I’m willing to bet that one of the last words that comes to mind when you think about the past week, month, year (or two) is… Peace.
There are the many, many Covid-caused calamities; skyrocking gun violence; the tragedies in Afghanistan, Haiti, New Orleans…; countless reminders far and near of the realities of living (or trying to) in an ever-intensifying climate crisis.
Which is why Peace Day Philly organizer Lisa Parker believes the programming for this year’s Peace Week might be one of the most important to date. The goal is to give people hope and positivity for what citizens and community leaders are doing now to create a more peaceful world and city—and providing tools and skills to reduce violence in the future.
“Peace Week is about hearing new perspectives and learning skills to make a better tomorrow,” says Parker. “We need that right now.”
“For each program, we try to think about what are the perspectives that we’re trying to invite people into, what are the skills that someone could get from a program such as this that they’d be able to use in their real life to create more peace,” Parker says. “Peace Week is about hearing new perspectives and learning skills to make a better tomorrow. We need that right now.”
Parker, a Philly native, found out about the International Day of Peace—established by the United Nations in 1981 and celebrated annually on September 21—back in 2009. Things snowballed from there: In the following years, she founded the nonprofit Peace Day Philly and grew a team to help schedule free, week-long programming — movie screenings, speakers, workshops and more — known as Peace Week, leading up to the annual day of celebration.
“Peace Day isn’t all about the one day,” Parker says. “It’s a jumping off point. It’s the beginning of using those new skills and perspectives in the name of peace.”
These skills include conflict resolution, active listening and community building—learned in workshops on how to have a civil conversation; documentary screenings about changemakers helping alleviate the opioid crisis; park clean-ups, and more.
This year, there are 15 planned events. (Participants can browse and register in advance—asap!—here.) All but two are virtual, allowing people from all over the country to attend, with most events capped off at 100 participants. But the goal of the event remains the same: To empower people to work together to build a more peaceful and just world.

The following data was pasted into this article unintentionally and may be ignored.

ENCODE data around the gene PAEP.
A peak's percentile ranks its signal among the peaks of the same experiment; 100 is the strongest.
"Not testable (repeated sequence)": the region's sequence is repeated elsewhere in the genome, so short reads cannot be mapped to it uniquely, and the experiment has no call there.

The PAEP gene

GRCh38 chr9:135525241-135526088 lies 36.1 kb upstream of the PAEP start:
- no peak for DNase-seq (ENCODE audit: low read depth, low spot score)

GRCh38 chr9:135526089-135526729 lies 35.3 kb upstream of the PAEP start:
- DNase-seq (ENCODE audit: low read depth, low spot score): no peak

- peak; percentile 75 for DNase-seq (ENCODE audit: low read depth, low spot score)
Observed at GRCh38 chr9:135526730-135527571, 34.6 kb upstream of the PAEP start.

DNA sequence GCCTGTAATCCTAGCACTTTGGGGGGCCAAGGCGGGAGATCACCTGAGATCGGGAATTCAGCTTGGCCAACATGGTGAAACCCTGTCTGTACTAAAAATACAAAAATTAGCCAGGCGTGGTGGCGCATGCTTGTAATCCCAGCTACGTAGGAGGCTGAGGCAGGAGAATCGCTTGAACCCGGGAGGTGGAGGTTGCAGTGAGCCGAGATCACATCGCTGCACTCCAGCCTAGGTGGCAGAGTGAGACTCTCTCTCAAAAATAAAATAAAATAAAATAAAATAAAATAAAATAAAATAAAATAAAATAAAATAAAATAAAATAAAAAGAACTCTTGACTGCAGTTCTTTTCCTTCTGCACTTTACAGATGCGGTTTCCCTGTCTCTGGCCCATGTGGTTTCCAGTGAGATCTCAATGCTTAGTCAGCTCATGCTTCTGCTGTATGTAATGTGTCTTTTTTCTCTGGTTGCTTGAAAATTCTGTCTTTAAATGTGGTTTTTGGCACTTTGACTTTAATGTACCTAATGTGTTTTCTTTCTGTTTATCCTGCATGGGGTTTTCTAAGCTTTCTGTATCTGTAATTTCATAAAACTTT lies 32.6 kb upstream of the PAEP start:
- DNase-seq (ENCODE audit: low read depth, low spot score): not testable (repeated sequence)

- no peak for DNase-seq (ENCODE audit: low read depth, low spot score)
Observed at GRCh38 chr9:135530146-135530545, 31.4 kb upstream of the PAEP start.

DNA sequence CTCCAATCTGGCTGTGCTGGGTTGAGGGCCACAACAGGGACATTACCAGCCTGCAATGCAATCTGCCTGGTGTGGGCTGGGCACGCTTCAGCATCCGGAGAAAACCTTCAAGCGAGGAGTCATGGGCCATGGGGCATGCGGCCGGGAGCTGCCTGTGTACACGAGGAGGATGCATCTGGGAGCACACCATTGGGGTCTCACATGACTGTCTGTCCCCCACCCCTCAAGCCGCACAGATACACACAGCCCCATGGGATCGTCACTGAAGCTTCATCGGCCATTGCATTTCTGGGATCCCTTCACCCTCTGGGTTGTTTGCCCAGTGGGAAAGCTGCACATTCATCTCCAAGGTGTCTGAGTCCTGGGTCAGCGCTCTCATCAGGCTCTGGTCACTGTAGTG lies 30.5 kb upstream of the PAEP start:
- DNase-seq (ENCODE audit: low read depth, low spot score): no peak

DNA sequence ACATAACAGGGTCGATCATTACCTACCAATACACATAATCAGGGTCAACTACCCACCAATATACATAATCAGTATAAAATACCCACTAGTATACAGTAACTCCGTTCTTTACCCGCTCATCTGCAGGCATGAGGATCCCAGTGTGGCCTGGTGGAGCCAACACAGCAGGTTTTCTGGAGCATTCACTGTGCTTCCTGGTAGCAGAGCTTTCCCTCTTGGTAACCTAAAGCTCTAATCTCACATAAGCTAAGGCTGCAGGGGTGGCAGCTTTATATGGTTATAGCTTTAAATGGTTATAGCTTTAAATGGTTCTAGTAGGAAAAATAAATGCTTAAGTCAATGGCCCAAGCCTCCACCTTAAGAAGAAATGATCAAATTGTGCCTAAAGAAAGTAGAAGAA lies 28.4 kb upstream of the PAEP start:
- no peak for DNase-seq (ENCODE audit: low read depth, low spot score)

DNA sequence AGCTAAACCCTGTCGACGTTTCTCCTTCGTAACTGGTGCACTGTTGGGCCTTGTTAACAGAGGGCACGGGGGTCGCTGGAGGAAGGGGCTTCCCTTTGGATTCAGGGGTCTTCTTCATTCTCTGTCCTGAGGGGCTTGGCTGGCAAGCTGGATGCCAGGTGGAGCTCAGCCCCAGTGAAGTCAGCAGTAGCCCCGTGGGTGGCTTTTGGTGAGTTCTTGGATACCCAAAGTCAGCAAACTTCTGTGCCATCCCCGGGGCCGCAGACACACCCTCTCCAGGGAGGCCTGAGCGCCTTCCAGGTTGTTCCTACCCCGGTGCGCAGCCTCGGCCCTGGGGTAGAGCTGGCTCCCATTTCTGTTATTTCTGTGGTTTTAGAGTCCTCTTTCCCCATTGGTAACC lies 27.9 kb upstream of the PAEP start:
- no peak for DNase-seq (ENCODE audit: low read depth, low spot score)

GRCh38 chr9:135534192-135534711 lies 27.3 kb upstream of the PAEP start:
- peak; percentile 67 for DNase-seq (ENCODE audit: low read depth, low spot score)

In an interactive program called “Finding Peace and Wellness in a Covid World: Women of color, Immigrants’ rights, and work safety”, with iBelong and the Philadelphia Department of Behavioral Health and Intellectual disAbility Services, participants can learn about issues regarding safety in the workplace, immigrants’ rights, and the intersection of racism and misogyny. (September 16, 5:00-6:30pm, virtual.)
“There’s a lot of good going on in the world and we hope that people can apply these lessons of peace in their own ways in their homes, neighborhood, or workplace,” says Parker.
In “Achieving Peace in Your Community: Conflict Resolution Techniques and Services,” you can learn about services provided by CORA Good Shepherd Mediation, the city’s only community mediation center. Speakers from the include Nyamal Tutdeal, Camila Pretel, and Sue Wasserkrug. (September 17, 12:00-1:00pm, virtual.)
There’s also a series of live musical performances and experiential arts activities in Point Breeze, hosted by the arts and education organization BuildaBridge International. Performers and artists will be announced closer to the event. (September 21, 3:00-6:00pm, 2056 Ellsworth St.)
“Peace Week is an opportunity to be more conscious about peace and to hopefully reach out to others and start that dialogue about how you can make change within your own community,” Parker says. “There’s a lot of good going on in the world and we hope that people can apply these lessons of peace in their own ways in their homes, neighborhood, or workplace.”
September 14—21, various dates and times, free.Peace Day Philly 2019